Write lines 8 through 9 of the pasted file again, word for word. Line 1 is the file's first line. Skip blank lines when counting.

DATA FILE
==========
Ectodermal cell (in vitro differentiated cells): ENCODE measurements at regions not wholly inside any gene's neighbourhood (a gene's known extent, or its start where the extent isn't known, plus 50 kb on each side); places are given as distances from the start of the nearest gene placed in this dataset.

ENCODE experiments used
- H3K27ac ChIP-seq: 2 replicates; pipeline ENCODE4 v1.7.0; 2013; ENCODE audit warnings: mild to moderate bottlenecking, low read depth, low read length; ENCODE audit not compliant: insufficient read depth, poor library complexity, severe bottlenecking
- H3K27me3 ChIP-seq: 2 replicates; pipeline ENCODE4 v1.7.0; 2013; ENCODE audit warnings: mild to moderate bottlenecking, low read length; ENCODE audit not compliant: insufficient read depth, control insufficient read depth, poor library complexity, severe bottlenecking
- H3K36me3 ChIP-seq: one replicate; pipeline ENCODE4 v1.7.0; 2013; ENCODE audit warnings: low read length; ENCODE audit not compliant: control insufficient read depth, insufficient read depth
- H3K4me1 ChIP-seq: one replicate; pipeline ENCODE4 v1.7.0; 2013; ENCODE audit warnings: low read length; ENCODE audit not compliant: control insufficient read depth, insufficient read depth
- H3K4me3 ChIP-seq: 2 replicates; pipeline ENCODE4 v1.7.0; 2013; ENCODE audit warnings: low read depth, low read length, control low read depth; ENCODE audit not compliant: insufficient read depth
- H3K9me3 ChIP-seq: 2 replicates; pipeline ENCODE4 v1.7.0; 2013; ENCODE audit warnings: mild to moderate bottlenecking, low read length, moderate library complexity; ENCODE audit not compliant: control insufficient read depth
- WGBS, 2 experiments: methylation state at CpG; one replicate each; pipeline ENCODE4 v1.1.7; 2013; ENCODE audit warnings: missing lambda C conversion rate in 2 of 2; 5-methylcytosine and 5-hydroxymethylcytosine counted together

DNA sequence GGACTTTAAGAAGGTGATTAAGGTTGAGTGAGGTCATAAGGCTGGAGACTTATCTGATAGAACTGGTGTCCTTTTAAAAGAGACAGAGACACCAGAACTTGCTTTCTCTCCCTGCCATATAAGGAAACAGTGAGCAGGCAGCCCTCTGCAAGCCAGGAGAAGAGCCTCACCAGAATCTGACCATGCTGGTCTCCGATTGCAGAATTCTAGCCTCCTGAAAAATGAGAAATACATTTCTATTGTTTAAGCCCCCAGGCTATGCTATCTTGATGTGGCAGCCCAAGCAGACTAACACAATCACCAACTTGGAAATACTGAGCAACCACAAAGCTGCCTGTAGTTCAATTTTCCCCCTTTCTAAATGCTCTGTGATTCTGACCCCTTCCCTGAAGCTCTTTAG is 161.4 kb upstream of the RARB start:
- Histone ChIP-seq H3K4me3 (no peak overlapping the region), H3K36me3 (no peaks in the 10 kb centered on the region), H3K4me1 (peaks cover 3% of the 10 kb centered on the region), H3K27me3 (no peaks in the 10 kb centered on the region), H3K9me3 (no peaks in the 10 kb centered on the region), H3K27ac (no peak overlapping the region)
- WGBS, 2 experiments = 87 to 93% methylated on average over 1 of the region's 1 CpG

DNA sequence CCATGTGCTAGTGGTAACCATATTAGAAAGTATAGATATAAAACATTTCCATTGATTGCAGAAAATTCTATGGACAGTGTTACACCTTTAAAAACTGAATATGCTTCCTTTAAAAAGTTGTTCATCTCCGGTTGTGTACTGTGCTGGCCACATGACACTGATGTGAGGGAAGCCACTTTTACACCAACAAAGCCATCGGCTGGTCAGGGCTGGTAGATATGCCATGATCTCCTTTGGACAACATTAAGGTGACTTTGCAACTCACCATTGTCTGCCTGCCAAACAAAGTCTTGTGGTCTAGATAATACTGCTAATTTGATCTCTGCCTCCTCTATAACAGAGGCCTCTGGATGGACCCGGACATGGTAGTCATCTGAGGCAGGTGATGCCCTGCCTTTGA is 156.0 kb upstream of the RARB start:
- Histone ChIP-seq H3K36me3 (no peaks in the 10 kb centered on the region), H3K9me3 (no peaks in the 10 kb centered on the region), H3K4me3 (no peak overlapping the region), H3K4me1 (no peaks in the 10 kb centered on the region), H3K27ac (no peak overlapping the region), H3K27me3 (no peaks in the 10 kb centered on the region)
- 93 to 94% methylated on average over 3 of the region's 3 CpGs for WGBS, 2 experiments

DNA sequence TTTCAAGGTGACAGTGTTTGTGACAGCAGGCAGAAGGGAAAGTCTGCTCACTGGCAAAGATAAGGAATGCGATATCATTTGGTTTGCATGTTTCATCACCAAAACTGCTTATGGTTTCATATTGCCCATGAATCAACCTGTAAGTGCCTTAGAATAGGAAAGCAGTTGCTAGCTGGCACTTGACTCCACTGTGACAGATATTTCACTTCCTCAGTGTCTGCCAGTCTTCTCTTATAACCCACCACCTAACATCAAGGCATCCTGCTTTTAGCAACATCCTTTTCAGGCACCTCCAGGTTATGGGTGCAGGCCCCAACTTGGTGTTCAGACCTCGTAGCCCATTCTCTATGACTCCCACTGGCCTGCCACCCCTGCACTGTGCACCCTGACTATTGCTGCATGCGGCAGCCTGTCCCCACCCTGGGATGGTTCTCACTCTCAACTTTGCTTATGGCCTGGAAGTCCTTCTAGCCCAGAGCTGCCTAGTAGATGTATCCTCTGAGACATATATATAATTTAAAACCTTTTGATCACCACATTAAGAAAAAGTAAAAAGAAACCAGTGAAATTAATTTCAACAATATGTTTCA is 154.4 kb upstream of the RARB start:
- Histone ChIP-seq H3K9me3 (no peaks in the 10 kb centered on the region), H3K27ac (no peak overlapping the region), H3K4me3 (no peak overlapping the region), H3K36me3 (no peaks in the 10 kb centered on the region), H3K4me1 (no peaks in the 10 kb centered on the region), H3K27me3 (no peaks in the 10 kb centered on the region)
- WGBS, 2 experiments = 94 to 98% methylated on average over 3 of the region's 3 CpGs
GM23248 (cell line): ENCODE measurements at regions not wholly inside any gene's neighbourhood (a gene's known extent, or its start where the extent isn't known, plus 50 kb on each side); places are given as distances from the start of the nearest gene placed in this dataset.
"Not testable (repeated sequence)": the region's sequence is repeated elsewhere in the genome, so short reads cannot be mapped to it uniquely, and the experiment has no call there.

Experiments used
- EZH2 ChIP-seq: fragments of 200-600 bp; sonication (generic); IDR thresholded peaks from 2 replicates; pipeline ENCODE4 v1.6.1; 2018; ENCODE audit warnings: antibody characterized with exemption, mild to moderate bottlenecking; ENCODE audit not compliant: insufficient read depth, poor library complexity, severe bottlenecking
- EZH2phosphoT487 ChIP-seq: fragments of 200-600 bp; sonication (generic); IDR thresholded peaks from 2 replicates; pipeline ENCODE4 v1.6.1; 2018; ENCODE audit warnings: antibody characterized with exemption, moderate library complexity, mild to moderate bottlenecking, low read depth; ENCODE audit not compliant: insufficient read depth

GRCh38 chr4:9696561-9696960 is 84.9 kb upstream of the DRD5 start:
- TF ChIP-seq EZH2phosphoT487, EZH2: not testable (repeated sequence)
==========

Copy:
- H3K9me3 ChIP-seq: 2 replicates; pipeline ENCODE4 v1.7.0; 2013; ENCODE audit warnings: mild to moderate bottlenecking, low read length, moderate library complexity; ENCODE audit not compliant: control insufficient read depth
- WGBS, 2 experiments: methylation state at CpG; one replicate each; pipeline ENCODE4 v1.1.7; 2013; ENCODE audit warnings: missing lambda C conversion rate in 2 of 2; 5-methylcytosine and 5-hydroxymethylcytosine counted together